If you’ve ever played Mancala, you’ll have a head start on the way it all works. Pick up a single white button and you’ll place it on top of the next button. Pick up a stack of two and you’ll be adding to the next two piles. Each pile may only be added to once, meaning that it’s perfectly possible that you could create a massive one quite early on. The trick to the game, of course, is to engineer it so that your coloured buttons – red for Buttonaparte, black for von Buttonburg – end up as high in the final tower as possible.

Von Buttonburg dominates the stack – for this round anyway…

Once the stack is complete, points are scored. The highest gets nine, then you work all the way to the bottom with its value of one. White buttons, the spies of the game, score nothing. Both players determine their scores and whoever has the highest total is awarded the difference between the two – for example, say I scored 17 and you totalled 11, I would be awarded 6 points. The first to 15 points or more is declared the winner of the battle and claims bragging rights aplenty.

And that’s all there is to it. I could see Button Up! included in a larger scale game as a way of settling combat, but Jactalea have seen enough potential in it to release the whole thing on its own – and why shouldn’t they? It’s a lovely little two player filler (remember, that shouldn’t be a dirty word in the gaming world) that plays out in ten minutes. If you’re looking for a quick playing little game that, it’s an ideal way to kill a wee while. The fact that Bruno Cathala’s name is on the front of the box should help with getting Button Up! out there a bit more than your average small scale new release, but in all honesty I’d heartily recommend picking this one up.

Button Up! by Bruno Cathala was launched at Essen 2012 by Jactalea. Only two people can play, and games take around ten minutes. Copies outside of France are few and far between, but you can order it directly from the company site for only 10 Euro by clicking on this link!

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Crawling – Dungeon Heroes (p)review

It’s hard finding decent games that cater specifically for two players in a quick timeframe. There’s Agricola: All Creatures Big And Small, of course, as well as the splendid but currently out-of-print Balloon Cup. Lost Cities is pretty good, and there’s also Summoner Wars (even though you can officially play that with more than two people). Now, if you’re looking for another one to add to the list, may I suggest the upcoming release from Crash Games, Dungeon Heroes?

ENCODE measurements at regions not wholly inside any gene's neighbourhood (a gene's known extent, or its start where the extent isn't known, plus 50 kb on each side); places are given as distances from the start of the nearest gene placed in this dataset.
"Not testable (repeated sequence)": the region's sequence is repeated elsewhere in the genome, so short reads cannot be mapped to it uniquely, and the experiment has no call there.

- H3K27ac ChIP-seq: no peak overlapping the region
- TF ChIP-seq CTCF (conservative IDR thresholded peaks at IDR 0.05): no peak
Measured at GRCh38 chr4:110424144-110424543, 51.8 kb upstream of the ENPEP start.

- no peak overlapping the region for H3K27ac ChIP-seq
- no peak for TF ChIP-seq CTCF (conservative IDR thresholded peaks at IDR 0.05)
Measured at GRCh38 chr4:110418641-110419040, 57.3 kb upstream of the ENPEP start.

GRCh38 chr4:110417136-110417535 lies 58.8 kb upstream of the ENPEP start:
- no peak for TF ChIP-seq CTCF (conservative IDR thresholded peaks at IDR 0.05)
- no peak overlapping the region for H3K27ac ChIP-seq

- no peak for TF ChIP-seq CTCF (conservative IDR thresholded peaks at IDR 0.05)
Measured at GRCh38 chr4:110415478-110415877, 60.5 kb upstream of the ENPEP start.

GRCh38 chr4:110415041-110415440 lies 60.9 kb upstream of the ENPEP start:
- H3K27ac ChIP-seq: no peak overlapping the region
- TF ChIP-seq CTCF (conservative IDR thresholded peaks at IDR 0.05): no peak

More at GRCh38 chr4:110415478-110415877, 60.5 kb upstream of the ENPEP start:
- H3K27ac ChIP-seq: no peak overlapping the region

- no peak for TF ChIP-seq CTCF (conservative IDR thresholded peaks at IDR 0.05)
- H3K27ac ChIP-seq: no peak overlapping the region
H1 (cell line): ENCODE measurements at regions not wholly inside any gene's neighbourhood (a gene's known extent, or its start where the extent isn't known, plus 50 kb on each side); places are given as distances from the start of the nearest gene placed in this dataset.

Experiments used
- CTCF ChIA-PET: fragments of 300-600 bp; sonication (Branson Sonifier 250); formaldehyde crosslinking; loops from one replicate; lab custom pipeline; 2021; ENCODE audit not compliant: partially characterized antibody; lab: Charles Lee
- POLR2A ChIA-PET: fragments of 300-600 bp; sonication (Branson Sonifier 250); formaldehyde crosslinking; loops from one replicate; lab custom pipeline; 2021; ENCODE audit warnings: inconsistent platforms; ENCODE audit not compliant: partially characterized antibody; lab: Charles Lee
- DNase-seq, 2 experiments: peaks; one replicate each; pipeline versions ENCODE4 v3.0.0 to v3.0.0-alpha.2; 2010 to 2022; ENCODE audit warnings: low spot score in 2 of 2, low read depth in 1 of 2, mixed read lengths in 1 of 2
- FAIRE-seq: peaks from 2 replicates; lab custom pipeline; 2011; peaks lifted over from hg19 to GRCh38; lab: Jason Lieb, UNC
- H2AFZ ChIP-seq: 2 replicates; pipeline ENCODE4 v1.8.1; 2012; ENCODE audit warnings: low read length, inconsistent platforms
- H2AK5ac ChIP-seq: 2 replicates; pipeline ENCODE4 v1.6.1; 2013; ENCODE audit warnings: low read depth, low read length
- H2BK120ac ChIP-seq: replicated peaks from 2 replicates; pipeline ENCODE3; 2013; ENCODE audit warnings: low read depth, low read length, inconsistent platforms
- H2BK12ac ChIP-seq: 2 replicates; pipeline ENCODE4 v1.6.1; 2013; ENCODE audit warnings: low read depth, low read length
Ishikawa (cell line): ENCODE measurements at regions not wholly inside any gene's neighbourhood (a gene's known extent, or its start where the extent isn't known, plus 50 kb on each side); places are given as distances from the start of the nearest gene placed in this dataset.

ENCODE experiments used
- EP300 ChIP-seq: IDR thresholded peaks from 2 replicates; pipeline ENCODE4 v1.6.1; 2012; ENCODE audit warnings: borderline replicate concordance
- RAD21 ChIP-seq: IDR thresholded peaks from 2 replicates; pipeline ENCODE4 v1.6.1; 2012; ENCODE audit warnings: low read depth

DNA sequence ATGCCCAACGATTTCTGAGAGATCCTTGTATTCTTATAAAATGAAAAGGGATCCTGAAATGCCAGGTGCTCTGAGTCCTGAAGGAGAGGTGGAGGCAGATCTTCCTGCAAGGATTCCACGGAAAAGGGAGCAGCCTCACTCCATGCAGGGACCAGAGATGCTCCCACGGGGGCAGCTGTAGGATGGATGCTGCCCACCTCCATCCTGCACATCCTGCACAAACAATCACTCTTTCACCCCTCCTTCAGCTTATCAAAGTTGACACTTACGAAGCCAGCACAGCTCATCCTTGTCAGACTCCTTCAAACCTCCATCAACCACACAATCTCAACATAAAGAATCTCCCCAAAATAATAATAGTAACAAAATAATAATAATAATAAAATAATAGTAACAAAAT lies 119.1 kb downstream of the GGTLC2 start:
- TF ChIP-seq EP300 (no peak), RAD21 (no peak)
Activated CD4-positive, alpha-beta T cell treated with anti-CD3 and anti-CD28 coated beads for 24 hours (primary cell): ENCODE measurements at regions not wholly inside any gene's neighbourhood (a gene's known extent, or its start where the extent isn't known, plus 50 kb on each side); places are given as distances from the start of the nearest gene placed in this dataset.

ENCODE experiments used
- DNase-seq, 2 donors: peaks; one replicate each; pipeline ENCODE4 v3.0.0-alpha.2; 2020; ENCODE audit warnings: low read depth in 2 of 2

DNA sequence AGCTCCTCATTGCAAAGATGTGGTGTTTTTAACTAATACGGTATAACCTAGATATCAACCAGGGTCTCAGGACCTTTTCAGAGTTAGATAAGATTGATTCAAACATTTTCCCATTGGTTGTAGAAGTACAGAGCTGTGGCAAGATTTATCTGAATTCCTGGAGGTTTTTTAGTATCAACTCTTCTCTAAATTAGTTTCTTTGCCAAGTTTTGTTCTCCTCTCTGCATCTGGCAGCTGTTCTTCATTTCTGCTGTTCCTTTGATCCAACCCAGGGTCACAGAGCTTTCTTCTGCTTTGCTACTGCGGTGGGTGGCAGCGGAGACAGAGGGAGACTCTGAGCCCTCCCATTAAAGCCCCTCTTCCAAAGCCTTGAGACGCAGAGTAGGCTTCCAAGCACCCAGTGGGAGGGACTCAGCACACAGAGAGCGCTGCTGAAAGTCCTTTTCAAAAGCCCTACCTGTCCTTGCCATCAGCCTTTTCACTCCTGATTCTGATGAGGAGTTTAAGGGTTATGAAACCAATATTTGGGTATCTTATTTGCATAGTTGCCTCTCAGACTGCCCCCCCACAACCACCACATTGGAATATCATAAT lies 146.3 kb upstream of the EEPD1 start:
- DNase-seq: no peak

It’s the traditional dungeon crawl turned into a half hour game of strategy, memory and tile placing. One player is handles the glorious heroes, all of whom have a different ability that should help them in their quest to grab three treasures from the dungeon. The Warrior is the only hero allowed to take on monsters, killing them by moving into their space on the board. The Wizard, though squishy, is very useful, allowing you to flip and reveal tiles. The Cleric has healing powers (which you’ll definitely need) and the Rogue may disarm traps. Meanwhile, their opponent is the Dungeon Lord, owner of our arena, who has only one thing on their mind; the destruction of the heroes. So far, so normal.

The game is split into two phases – Passive and Aggressive. Passive play sees the heroes take their first tentative steps into the dungeon while tiles are placed face down all around them by the bad guy.  The heroes, represented by dice that show their current health level, are very much at an advantage during this part of the game – with less stuff on the board, they can move about relatively freely. However, moving onto a tile reveals it immediately, so they must be careful not to unleash a monster or trigger a trap.

The Dungeon Lord is allowed to place four tiles per turn, and it’s here where it becomes evident that a good memory is required. Sadly, mine is filled with holes and so when I’m on the side of evil it doesn’t often go well… Thankfully, once all 36 tiles are placed, things take a turn for the nasty.

It’s now that the Aggressive Phase kicks in and the tide turns in favour of evil! Any monster tiles that have been revealed previously are now replaced by tokens that are allowed to wander the dungeon looking for a dinner of tasty hero. Here the power is definitely with the Lord as the heroes are now desperately trying to get the three treasures they need before they get wiped out by the wandering hordes. That is, of course, assuming that the evil player can remember where they’ve placed their monster tiles…

Other stuff they can use include slide tiles – very useful when a hero steps onto them as they force a sideways movement, hopefully into the jaws of a particularly strong beastie or a nasty cloud of poison gas. The previously mentioned traps can also be incredibly useful to destroy the good guys, assuming you can force the characters into them – easier said than done.